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Portable power station keeps devices going at home, away

by JOY SCHWABACH | November 28, 2020 at 2:11 a.m.

If you find yourself camping in the woods with all of your gadgets, consider a portable power station to keep everything charged.

I've been testing the PS500N, $490 from It could power a 60-inch TV for three hours if you want to lug it along to the woods. The PS500N is about the size of a breadbox, weighs 13 pounds, and uses no gasoline.

The user manual calls it a "Portable Solar Generator," but there's nothing solar about it, unless you add a portable solar panel, which iForway sells for $190. (A solar panel could be useful for topping up.) With just the power station, you could charge a phone 45 times, a camera 75 times, a tablet 12 times, and a laptop eight times, the company says. If you drain it completely, it takes six hours to charge with a wall plug.

The fun part is the speaker. I connected my phone to the unit via Bluetooth, and played the "Nutcracker Suite" on Spotify. The sound quality is excellent. Next I tried the lights on it. They're really powerful, whether flashing an SOS signal, providing a strobe, or flooding your camping or party site with light. The PS500N has two wall outlets, a headphone jack and three USB ports, including one for USB-C-type devices.

To compare other power units, check out the "PC World" article titled "Portable Power Stations, Perfect for Camping." They range in price from $115 to $300 but don't have the power or the features of the PS500N. It has a 462 watt-hour lithium-ion battery pack compared with 150 watt-hours for the $115 Aiper portable power station.

For emergency use when the power goes out at home, consider the $30 solar charger from Hiluckey. It can charge smartphones, tablets and computers and includes a flashlight. But if you want to light up a big area, get something like the $26 Suboos Camping Lantern. It's rechargeable, weather-resistant and has a power bank you can use to charge your phone. If the power goes out and the lantern itself is drained, it will continue to glow using alkaline batteries.


Amazon Warehouse gives you deals on stuff other people have returned.

Amazon Warehouse is in the pull-down category menu on I saw an Instant Pot 7-in-1 electric pressure cooker for $55 instead of $79. These things get constant publicity, but I haven't found a good use for one.


When I bought my Amazon Fire HD 10 tablet, I had two choices: the $200 version without ads, or $150 with ads. I bought the ad-supported version. So did a reader, but the ads drove him nuts. I kinda like them.

If the ads bug you, you can pay $15 to switch to the ad-free version. Here's how: In a Google search, type "Amazon manage content and devices." Click the first link that comes up. Click the "Devices" tab at the top of the page, then click on the Fire. Under "Special Offers," choose "Remove." Alternatively, a new ad-free Fire HD 10 is now $165 instead of $200.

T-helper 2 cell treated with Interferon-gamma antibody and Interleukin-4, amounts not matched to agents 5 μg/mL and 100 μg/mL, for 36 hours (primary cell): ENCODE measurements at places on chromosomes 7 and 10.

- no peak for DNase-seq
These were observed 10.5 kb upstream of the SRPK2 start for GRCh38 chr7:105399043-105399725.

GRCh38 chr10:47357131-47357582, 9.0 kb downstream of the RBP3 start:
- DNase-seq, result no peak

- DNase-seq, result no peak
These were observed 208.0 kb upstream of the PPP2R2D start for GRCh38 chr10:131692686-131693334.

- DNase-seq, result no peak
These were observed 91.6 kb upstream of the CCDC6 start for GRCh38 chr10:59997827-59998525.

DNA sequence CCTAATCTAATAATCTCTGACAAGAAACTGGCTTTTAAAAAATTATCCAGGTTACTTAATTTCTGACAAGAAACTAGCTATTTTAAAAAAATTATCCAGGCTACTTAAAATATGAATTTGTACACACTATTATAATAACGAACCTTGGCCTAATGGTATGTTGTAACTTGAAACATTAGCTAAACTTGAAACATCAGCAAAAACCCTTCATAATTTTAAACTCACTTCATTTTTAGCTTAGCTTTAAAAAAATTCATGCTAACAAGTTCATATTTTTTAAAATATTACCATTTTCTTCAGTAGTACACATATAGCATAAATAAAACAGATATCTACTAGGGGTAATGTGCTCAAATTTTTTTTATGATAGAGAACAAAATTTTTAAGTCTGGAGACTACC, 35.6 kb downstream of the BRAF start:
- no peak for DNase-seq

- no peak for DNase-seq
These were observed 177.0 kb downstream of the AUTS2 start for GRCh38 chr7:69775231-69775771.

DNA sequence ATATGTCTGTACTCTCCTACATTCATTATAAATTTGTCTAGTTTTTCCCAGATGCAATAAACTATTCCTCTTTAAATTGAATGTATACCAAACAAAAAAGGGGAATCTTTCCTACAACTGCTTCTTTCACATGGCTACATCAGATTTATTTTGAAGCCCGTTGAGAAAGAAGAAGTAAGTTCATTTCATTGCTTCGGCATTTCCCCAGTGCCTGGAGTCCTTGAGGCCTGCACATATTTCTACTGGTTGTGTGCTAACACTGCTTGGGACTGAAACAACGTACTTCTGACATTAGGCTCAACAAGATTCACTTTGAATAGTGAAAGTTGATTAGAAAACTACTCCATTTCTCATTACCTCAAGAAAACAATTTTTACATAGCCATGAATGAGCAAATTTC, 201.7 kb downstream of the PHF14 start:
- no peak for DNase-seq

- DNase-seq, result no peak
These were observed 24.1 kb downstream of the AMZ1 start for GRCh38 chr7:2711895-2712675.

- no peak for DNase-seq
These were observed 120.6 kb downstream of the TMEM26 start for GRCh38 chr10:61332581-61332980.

I have yet to have a Zoom meeting interrupted by a so-called "Zoom bomber." But anything's possible. The worst of the bombers push porn, heave insults and threaten participants. But now Zoom will tell you if your meeting link is vulnerable. If you get their message, just reschedule a new meeting at the same time with a different link.

Speaking of Zoom news, recently I was on a friend's low-cost Chromebook during a Zoom meeting when the rest of the group said my sound was breaking up. I got an onscreen notice that the computer's central processing unit (CPU) was overtaxed. No wonder. Zoom does a lot in the background, such as suppressing noise and showing you live videos of all the participants. So if you get a message in Windows that your CPU is overtaxed, check the Task Manager by right-clicking the start button. Click "More Details" to see what's running in the background and end unnecessary processes. On a Mac, look at the Activity Monitor. On a Chromebook, hold down the Shift button and press the Escape key to see the task manager. Or do what I did: Switch to a more powerful computer.


There's a new version of Google Pay, which you can opt into in the app on your phone. The new version lets you wave your phone instead of using a credit card, though not all stores accept it. With the new version, I can see my spending history at any store I've been to recently. The new Google Pay also lets me send money to friends. Some people won't want Google to get so much information about them, such as what stores you go to. But unlike Venmo, it doesn't sell your data to third-party marketers.

In other Google news, I tried out the new Family Bell. If you have a Google Home device, now called Google Nest, you can set up a school bell to ring for recess, class times and other events using the Google Home app. Tap the app on your phone, then the microphone and say "Assistant Settings." Scroll down until you see "Family Bell." Tap "Add a bell" and type in an announcement such as "Time to brush teeth."

Joy Schwabach can be reached by email at [email protected]


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